The promotion committee at Western New England University School of Law recently voted to promote Jeanne Kaiser and Harris Freeman to the status of full Professor of Legal Research and Writing.In addition, the committee voted to promote Myra Olren to the rank of Associate Professor of Legal Research and Writing. Congratulations to each of you -- and to WNE!
Ross Guberman, whose book Point Made has been mentioned on this blog, has posted his annotations to the Solicitor General’s brief in the pending Supreme Court health care case (U.S. Department of Health and Human Services v. Florida). Guberman’s 140 marginal comments are likely to prompt a spirited discussion in a class about brief writing.
Tuesday, March 20, 2012
Chief Judge Fred Biery, Western District of Texas, issued an order styled a "Non-Kumbaya Order" in a notable Texas school prayer case. The order stems from alleged violations of a provision in a settlement agreement that forbids the defendants in the case from disparaging the plaintiffs. Judge Biery, like some other federal judges (here and here), appears to have written the order, at least in part, to entertain the internet consuming public. Some highlights:
While Hollywood once proposed that "love means never having to say you're sorry," life and litigation offer more realistic approaches to resolving disputes and avoiding lengthy court hearing[s] on the allegations and responses presently before the Court. Surely, the parties and counsel have more constructive things to do.
The Court does not expect the parties to hold hands and sing "Kumbaya" around a campfire beside the Medina River.
The court went on to order the parties to sign a statement apologizing for the disparaging comments and promising to abide by the settlement agreement in the future.
While the order is an entertaining piece of writing, I hesitated to post it because I am bringing more attention to the trend of judges, particularly federal judges, issuing orders meant to go "viral." I've posted my concerns about the trend before, but decided to pass along the order as noteworthy for anyone following or studying it.
Monday, March 19, 2012
One of our regular readers (and comment contributor) is Christopher Wren, who works in Wisconsin as an Assistant Attorney General. Here's a bit of news that he has just shared with us in a comment on an earlier post:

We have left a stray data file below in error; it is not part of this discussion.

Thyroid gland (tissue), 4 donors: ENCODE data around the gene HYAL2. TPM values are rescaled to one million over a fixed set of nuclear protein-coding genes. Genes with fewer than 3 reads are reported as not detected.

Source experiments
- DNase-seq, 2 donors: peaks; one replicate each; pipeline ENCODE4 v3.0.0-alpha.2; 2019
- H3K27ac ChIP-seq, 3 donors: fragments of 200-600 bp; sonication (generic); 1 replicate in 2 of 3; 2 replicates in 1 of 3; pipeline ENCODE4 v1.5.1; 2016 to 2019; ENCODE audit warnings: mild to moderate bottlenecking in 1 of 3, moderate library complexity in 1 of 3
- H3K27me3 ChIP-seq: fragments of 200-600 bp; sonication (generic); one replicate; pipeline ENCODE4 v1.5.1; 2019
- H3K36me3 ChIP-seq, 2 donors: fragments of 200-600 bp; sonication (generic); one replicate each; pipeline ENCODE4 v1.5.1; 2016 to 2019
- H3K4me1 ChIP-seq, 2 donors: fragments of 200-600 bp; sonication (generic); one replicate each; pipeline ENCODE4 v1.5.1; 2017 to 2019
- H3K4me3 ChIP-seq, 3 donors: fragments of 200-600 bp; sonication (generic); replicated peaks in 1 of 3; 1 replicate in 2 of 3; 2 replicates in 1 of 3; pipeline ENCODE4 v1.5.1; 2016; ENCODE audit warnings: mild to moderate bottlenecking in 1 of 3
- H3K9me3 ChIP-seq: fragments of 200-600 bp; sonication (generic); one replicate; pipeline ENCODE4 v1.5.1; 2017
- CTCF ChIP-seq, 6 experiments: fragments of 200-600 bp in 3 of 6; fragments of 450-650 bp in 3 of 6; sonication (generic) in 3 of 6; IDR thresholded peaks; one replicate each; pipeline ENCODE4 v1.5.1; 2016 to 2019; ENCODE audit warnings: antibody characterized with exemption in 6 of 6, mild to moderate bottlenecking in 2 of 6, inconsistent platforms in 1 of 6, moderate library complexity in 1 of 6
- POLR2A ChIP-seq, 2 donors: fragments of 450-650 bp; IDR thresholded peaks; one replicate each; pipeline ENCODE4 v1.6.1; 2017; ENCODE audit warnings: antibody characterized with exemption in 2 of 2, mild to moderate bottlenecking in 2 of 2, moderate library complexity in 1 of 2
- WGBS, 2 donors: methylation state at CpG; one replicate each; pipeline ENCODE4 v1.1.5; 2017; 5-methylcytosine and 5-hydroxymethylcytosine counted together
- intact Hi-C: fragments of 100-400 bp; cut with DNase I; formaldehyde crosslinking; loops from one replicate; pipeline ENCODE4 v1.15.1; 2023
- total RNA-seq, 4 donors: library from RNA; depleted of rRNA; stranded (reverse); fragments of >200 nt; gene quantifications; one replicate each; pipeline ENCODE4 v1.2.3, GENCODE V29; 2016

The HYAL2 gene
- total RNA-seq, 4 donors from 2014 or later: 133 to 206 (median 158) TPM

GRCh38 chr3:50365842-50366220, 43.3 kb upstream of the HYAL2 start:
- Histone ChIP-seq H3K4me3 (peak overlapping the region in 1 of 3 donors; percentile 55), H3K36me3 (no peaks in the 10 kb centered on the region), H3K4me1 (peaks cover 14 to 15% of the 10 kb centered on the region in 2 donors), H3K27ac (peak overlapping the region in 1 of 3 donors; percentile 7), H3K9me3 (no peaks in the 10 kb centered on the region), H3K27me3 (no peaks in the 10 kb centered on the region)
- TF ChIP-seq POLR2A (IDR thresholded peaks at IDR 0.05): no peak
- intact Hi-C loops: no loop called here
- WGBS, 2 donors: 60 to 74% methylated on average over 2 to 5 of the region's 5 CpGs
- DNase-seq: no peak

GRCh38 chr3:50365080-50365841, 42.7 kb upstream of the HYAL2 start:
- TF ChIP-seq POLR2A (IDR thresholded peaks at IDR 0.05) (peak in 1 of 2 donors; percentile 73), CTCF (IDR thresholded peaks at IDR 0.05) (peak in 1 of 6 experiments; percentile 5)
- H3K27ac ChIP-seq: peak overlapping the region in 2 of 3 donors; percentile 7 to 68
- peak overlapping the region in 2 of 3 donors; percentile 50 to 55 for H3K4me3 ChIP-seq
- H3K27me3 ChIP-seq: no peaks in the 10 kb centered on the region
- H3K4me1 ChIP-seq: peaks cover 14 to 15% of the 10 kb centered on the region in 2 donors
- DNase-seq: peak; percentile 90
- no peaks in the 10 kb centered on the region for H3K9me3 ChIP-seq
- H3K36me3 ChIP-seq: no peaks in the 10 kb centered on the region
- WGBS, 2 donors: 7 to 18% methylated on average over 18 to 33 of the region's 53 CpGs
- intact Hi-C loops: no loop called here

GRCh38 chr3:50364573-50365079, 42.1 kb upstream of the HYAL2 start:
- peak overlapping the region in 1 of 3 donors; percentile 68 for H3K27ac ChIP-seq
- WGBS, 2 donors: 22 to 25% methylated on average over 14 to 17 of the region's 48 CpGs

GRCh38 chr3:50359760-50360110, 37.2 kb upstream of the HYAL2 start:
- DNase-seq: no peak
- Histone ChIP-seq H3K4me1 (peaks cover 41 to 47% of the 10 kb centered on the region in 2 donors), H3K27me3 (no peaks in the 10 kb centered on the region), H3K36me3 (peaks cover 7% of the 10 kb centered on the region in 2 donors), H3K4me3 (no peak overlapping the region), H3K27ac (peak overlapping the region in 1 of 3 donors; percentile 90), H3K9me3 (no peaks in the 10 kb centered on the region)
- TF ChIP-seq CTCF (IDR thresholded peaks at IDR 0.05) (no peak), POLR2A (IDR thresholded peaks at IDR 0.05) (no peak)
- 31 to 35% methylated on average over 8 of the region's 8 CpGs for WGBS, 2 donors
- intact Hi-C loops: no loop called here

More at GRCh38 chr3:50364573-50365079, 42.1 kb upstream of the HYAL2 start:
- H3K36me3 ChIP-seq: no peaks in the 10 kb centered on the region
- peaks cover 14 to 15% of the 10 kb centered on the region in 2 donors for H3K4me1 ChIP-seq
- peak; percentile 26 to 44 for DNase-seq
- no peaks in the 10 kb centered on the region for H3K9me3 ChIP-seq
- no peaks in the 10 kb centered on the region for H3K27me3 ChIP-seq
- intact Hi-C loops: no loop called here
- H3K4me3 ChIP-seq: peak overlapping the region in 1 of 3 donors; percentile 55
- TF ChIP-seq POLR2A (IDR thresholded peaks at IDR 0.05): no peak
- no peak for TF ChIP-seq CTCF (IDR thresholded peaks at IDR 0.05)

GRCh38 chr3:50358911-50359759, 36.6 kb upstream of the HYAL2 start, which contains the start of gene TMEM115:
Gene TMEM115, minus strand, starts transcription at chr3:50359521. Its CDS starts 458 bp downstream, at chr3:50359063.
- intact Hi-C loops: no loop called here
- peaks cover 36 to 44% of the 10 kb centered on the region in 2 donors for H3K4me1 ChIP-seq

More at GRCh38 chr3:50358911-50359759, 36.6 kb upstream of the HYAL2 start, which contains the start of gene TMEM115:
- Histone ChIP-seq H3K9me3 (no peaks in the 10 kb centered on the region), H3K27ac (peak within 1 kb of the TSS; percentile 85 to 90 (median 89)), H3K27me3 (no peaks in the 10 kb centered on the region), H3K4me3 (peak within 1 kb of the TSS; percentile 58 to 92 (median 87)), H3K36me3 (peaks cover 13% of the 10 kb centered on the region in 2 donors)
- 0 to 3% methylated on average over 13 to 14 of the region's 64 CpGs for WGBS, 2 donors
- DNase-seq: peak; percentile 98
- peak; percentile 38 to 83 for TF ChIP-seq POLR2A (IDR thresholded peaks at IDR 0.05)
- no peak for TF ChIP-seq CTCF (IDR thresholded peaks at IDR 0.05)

“If the judge adopts your brief as the actual opinion, you win.” True, but not permissible here in Wisconsin. The Wisconsin Court of Appeals condemns the practice of a trial court adopting a party’s brief as the court’s opinion. See State v. McDermott, 2012 WI App 14, ¶ 9 n.2.
Thanks for keeping us informed, Chris!
OK, we've known about this since December but it's been under a "blog embargo" until now. The President of the Legal Writing Institute Board, Kenneth D. Chestek, will be leaving the Indiana University Robert H. McKinney School of Law in Indianapolis to join the faculty at University of Wyoming College of Law. Ken finishes his term as LWI President this summer at the conclusion of the LWI Biennial Meeting in California. He'll remain on the LWI Board as Immediate Past President. Congratulations on your move to Wyoming, Ken! Yeehah!
"New Ways to Teach Drafting and Drafting Ethics", 12 Transactions: The Tennessee Journal of Business Law 187 (2011).
The abstract states:
"Teaching legal writing online seems like something that would be impossible. But it can be effective, and has been done well. Teaching contract drafting online is a newer challenge, and presents particular difficulties. This article describes how to convert a writing based “ground class” to an online class generally, and describes the process one faculty member went through to convert a contract drafting class to an online class. The article is based on presentations made by the authors at the Transactional Law Teaching Conference, sponsored by Emory Law School."